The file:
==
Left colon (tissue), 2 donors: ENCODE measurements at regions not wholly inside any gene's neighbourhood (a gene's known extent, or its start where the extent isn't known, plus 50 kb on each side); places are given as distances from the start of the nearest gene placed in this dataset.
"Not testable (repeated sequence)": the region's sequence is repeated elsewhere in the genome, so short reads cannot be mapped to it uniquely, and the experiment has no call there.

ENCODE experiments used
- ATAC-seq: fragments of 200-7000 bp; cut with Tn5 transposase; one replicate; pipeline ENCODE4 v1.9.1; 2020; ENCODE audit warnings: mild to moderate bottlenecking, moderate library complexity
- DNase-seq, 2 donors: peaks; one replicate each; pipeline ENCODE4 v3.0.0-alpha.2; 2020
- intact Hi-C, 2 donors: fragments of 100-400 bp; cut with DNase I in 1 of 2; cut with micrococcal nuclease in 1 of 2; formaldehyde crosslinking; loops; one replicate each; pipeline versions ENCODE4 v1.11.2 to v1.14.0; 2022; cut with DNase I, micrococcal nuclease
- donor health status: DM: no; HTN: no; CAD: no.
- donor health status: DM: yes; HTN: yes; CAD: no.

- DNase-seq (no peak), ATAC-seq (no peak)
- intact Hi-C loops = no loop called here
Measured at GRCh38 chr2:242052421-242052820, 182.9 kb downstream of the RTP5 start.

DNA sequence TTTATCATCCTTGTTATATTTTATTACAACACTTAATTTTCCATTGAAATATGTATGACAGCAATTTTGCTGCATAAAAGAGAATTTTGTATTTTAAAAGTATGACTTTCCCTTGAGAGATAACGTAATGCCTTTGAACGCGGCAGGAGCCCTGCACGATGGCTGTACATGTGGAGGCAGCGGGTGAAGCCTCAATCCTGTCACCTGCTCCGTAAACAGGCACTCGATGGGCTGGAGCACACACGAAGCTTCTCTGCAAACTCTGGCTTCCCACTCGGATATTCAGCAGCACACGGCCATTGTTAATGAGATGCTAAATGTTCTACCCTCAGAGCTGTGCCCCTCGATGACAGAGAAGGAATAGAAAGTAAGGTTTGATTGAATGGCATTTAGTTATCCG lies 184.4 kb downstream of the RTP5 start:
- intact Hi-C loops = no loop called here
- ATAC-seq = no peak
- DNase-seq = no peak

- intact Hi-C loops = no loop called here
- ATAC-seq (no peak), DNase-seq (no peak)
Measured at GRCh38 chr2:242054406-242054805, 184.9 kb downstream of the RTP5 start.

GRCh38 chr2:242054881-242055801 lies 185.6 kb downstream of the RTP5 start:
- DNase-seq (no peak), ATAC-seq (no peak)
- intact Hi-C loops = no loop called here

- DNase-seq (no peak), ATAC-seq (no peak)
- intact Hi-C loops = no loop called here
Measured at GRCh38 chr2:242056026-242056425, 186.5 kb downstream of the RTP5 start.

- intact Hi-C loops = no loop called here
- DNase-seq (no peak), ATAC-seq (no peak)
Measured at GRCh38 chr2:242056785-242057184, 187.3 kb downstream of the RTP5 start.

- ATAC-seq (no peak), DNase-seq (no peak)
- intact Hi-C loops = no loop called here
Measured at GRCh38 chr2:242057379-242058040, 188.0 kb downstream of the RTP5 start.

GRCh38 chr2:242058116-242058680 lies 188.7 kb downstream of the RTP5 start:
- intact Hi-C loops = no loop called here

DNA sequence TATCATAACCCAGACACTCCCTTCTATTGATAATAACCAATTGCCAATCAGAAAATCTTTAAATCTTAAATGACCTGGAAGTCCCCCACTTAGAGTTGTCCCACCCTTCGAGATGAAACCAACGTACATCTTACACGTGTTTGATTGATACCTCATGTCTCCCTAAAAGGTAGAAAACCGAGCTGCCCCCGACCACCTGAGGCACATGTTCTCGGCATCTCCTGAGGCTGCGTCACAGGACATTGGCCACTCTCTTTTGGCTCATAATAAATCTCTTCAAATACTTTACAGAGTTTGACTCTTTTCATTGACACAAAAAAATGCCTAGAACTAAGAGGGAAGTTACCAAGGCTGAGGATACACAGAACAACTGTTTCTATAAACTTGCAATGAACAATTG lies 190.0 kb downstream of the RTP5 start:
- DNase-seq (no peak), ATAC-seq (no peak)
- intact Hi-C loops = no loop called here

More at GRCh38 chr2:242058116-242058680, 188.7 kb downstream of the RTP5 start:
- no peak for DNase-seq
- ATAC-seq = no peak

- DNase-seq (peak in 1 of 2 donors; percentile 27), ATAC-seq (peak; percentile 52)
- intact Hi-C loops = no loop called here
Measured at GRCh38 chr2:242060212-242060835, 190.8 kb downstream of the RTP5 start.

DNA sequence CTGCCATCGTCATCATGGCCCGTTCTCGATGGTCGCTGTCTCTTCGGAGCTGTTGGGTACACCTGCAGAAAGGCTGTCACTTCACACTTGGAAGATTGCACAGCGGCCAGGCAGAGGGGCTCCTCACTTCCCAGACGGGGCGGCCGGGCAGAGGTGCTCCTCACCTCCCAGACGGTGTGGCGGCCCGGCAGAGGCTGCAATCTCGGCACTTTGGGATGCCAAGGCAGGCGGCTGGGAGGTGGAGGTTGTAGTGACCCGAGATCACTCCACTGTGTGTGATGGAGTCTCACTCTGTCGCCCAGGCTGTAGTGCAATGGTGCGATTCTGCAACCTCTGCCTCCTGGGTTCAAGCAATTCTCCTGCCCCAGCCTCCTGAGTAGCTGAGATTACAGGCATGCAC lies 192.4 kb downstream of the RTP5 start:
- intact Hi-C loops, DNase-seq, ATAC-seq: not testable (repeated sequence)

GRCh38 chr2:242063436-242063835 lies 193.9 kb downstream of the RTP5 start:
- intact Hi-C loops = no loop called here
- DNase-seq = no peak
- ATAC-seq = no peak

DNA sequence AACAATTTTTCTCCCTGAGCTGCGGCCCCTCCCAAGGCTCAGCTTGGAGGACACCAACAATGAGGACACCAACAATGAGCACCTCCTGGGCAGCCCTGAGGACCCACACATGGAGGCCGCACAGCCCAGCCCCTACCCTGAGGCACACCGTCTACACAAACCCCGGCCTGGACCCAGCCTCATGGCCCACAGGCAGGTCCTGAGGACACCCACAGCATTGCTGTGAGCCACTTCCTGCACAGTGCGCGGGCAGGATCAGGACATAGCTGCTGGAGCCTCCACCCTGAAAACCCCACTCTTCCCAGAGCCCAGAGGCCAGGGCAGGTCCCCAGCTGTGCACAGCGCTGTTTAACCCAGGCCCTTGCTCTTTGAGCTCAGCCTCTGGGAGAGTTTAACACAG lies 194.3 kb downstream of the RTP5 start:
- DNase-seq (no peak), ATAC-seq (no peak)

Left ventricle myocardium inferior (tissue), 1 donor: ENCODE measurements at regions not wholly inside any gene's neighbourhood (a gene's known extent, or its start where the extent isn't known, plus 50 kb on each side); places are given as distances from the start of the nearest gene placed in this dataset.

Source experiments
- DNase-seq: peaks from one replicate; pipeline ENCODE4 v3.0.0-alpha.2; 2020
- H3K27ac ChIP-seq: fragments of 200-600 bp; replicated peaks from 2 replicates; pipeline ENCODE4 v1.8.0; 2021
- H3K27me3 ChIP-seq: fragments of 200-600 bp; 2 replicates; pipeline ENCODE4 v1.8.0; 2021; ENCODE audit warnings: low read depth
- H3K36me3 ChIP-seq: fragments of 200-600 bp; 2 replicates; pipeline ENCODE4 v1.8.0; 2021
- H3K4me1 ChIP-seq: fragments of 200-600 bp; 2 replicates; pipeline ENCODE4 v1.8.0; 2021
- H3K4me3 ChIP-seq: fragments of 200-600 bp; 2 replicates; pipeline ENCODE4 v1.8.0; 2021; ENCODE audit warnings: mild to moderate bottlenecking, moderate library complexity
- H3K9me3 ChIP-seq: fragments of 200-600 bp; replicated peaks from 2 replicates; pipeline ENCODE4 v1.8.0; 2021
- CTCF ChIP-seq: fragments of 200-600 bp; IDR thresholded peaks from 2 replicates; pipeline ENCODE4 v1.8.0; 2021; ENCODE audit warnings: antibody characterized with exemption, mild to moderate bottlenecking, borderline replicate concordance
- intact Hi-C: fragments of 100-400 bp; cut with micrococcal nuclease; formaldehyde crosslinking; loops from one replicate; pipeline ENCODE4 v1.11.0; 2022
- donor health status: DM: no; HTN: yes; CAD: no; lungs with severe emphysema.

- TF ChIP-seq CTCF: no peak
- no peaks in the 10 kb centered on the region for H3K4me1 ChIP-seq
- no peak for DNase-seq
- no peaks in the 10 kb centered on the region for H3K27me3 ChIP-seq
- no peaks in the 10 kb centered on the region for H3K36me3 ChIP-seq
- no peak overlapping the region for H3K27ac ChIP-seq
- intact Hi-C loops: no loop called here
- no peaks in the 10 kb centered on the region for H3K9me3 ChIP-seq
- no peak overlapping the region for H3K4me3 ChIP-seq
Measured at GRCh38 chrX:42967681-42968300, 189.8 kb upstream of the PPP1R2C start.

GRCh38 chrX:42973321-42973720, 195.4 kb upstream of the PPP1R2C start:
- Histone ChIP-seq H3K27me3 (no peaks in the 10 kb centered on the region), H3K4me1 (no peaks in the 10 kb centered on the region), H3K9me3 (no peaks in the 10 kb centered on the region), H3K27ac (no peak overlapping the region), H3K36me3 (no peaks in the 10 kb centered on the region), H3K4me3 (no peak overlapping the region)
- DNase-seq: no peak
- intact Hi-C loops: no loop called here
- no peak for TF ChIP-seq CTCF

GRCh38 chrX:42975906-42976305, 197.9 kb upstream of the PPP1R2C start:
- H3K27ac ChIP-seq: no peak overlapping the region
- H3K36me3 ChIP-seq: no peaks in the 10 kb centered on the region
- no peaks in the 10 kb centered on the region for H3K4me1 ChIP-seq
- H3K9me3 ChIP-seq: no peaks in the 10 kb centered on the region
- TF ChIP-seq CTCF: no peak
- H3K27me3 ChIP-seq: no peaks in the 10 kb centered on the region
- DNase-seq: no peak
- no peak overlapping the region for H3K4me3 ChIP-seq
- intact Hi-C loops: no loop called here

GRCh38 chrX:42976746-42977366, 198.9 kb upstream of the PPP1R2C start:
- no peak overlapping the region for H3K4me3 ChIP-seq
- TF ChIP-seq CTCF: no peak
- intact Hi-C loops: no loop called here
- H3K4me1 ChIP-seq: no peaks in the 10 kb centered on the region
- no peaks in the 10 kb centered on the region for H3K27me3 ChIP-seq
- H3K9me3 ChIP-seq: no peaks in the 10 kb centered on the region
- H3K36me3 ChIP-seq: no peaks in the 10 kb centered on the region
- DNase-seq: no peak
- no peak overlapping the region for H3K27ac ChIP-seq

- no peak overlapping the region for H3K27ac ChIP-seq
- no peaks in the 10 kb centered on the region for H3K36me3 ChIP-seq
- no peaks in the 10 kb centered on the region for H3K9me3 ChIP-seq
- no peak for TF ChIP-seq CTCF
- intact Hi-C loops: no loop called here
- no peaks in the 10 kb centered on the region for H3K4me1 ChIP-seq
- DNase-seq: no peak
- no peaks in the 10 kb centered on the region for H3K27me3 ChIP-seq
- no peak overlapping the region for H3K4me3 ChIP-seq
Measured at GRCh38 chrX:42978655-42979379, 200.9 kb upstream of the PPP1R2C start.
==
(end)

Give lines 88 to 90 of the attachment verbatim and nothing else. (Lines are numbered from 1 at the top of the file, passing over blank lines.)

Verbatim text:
- no peak overlapping the region for H3K4me3 ChIP-seq
- TF ChIP-seq CTCF: no peak
- intact Hi-C loops: no loop called here